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More than $93M of federal funding awarded to Virginians’ for home energy costs

Rebecca Barnabi
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Virginia has been awarded more than $93 million to fund the Low Income Home Energy Assistance Program (LIHEAP).

Funding is from the Biden-Harris Administration and the Infrastructure Investment & Jobs Act, and the $93,123,844 is awarded through the Administration for Children and Families’ Office of Community Services at the U.S. Department of Health and Human Services. The federal funding will enable low-income Virginian households to pay heating costs this winter and cooling bills in the summer. The award includes funding appropriated by Congress from the Continuing Appropriations Act of 2024 and $100 million appropriated for Fiscal Year 2024 through the bipartisan Infrastructure Investment and Jobs Act (IIJA).

“With winter just around the corner, it is crucial that every Virginian is able to stay safe from the cold,” U.S. Sens. Mark R. Warner and Tim Kaine said. “Today’s funding will help ensure that families and individuals throughout the Commonwealth have the support they need to pay their bills and lower their energy costs.”

The funding will be allocated to the Commonwealth and distributed on a need basis.

Sens. Warner and Kaine have strongly advocated for lowering energy costs and consistently advocated for funding for LIHEAP, which provides federally funded assistance to reduce the costs associated with home energy bills, energy crises, weatherization and minor energy-related home repairs. The senators also supported the Inflation Reduction Act (IRA), landmark legislation that helps lower energy costs by making energy efficient appliances more affordable, invests in home energy repairs, and supports the costs of solar projects.

“LIHEAP provides crucial funding to help vulnerable, low-income families afford their utility and home energy costs,” Congresswoman Jennifer McClellan, who represents Virginia’s District 4, said. “Thanks to the hard work of congressional Democrats and the leadership of the Biden-Harris Administration, our Commonwealth will receive over $93 million to support hardworking families. This is incredibly welcomed news, particularly as we near the winter months, and will ensure more Virginians can afford home heating and cooling systems and their monthly utility bills. I was proud to vote for the CR that included funding for LIHEAP, and I remain committed to ensuring it is properly funded in the upcoming fiscal year.”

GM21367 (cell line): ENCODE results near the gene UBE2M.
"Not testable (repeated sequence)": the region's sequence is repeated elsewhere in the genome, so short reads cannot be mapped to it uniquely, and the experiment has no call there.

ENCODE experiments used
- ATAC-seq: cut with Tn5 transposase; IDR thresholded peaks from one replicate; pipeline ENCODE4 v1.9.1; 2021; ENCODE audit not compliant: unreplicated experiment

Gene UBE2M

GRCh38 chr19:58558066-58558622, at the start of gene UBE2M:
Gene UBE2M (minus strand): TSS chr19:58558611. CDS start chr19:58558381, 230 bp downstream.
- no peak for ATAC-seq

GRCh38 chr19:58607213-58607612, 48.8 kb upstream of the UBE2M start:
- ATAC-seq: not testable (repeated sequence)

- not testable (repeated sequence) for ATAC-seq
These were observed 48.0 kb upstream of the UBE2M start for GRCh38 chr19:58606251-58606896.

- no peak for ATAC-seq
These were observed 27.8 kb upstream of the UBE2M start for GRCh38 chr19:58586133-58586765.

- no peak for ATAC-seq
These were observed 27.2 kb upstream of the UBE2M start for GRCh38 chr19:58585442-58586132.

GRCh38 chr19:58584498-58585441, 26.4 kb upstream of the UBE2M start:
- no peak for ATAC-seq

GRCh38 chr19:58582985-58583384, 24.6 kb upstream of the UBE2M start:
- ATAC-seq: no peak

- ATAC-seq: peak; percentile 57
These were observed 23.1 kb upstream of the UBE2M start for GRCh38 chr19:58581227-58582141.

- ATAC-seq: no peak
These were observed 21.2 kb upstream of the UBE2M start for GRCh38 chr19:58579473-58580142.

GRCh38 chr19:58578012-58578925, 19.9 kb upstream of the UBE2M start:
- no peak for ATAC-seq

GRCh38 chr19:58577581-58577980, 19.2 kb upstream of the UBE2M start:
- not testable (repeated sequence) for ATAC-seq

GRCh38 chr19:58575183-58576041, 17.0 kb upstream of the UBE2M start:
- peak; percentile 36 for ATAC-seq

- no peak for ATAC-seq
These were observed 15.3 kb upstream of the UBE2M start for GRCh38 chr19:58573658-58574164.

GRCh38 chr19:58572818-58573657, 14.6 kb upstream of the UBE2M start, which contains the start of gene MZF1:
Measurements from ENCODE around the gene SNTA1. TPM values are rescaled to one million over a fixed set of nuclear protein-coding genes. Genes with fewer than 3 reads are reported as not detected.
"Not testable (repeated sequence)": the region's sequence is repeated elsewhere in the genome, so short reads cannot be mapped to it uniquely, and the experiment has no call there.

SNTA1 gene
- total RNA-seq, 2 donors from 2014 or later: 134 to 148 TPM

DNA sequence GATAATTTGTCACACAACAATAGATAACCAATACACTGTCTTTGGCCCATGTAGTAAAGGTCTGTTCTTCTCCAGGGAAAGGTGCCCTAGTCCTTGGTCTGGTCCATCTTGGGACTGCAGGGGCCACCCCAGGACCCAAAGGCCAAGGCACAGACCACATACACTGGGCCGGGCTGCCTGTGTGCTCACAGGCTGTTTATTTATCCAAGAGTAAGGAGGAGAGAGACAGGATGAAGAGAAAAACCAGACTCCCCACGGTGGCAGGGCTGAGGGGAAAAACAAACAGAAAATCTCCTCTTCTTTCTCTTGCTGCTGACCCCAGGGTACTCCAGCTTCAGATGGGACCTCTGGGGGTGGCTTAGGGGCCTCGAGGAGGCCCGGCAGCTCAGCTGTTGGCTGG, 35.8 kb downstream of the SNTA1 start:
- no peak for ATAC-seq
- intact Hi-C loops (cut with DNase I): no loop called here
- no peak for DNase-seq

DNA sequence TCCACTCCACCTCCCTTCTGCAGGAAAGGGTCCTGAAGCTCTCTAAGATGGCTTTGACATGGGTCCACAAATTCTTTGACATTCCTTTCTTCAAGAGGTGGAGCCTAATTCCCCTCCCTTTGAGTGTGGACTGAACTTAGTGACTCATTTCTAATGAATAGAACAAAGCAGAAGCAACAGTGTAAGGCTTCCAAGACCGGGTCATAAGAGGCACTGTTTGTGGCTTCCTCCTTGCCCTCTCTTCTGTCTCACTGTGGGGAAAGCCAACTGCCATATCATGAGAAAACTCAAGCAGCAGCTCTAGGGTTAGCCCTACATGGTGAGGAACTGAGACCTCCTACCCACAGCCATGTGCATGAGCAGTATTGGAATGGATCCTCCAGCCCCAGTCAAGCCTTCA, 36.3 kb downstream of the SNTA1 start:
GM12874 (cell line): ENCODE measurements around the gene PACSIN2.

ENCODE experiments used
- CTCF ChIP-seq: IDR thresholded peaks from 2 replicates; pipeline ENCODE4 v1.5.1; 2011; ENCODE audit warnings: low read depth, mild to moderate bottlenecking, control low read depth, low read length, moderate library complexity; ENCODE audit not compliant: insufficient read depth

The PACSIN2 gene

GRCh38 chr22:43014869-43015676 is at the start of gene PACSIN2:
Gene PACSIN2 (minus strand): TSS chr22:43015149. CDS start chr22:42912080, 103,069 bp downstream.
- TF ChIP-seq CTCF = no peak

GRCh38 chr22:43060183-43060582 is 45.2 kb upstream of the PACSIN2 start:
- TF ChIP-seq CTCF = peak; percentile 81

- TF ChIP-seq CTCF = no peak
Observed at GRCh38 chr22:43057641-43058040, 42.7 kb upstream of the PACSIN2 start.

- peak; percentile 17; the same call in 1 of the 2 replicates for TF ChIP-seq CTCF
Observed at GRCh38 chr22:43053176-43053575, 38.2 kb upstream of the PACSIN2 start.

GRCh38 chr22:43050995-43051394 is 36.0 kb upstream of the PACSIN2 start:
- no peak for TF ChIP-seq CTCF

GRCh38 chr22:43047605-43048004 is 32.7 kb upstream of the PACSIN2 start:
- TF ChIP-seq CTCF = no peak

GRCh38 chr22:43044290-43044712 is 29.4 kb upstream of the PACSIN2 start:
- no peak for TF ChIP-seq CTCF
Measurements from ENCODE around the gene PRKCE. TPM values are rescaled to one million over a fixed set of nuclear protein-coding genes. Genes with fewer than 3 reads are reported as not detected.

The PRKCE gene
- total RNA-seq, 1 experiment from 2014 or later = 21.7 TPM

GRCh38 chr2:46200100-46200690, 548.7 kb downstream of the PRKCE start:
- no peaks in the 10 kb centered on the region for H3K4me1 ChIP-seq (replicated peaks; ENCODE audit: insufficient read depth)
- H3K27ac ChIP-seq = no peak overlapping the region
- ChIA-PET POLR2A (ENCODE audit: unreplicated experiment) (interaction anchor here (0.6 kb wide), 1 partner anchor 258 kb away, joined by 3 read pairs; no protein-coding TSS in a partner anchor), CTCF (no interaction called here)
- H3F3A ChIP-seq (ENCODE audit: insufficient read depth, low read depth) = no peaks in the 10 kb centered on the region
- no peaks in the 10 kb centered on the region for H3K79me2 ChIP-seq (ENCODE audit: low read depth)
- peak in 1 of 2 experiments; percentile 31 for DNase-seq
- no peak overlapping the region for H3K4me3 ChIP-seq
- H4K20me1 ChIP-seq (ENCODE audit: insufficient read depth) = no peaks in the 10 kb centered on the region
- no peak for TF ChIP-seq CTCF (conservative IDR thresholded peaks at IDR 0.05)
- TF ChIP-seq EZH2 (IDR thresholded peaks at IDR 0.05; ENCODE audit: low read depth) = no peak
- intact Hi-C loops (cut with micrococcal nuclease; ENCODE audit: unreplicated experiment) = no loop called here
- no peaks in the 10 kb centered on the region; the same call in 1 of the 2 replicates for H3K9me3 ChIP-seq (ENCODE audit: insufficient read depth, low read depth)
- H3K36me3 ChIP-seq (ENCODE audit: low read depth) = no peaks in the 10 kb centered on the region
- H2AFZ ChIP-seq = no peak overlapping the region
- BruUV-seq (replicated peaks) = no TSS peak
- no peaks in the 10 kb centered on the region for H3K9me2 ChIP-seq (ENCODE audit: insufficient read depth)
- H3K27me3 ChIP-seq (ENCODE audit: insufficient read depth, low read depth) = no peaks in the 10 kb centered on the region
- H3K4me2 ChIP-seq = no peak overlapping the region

Maintaining safe indoor air temperatures is critical, particularly for households that include older adults, individuals with disabilities and young children. By helping to reduce the costs of home heating and cooling bills, reconnecting energy services that have been disconnected, preventing energy shutoffs, and providing minor energy-related home repairs, LIHEAP helps make sure that our neighbors can meet their home energy needs and stay safe in their homes.

“LIHEAP is a lifeline for low to middle income Virginia families to keep their homes heated without breaking the bank. Thanks to our Bipartisan Infrastructure Law, this program is delivering even greater financial support for families in our community who need it,” Congresswoman Jennifer Wexton of Virginia said. “I’m proud that this robust federal funding is on its way to our Commonwealth to support families in time for the cold winter months.”


Individuals interested in applying for LIHEAP can visit energyhelp.us, check their eligibility using the LIHEAP Eligibility Tool, or call the National Energy Assistance Referral (NEAR) hotline toll-free at: 1-866-674-6327.

Rebecca Barnabi

Rebecca Barnabi

Rebecca J. Barnabi is the national editor of Augusta Free Press. A graduate of the University of Mary Washington, she began her journalism career at The Fredericksburg Free-Lance Star. In 2013, she was awarded first place for feature writing in the Maryland, Delaware, District of Columbia Awards Program, and was honored by the Virginia School Boards Association’s 2019 Media Honor Roll Program for her coverage of Waynesboro Schools. Her background in newspapers includes writing about features, local government, education and the arts.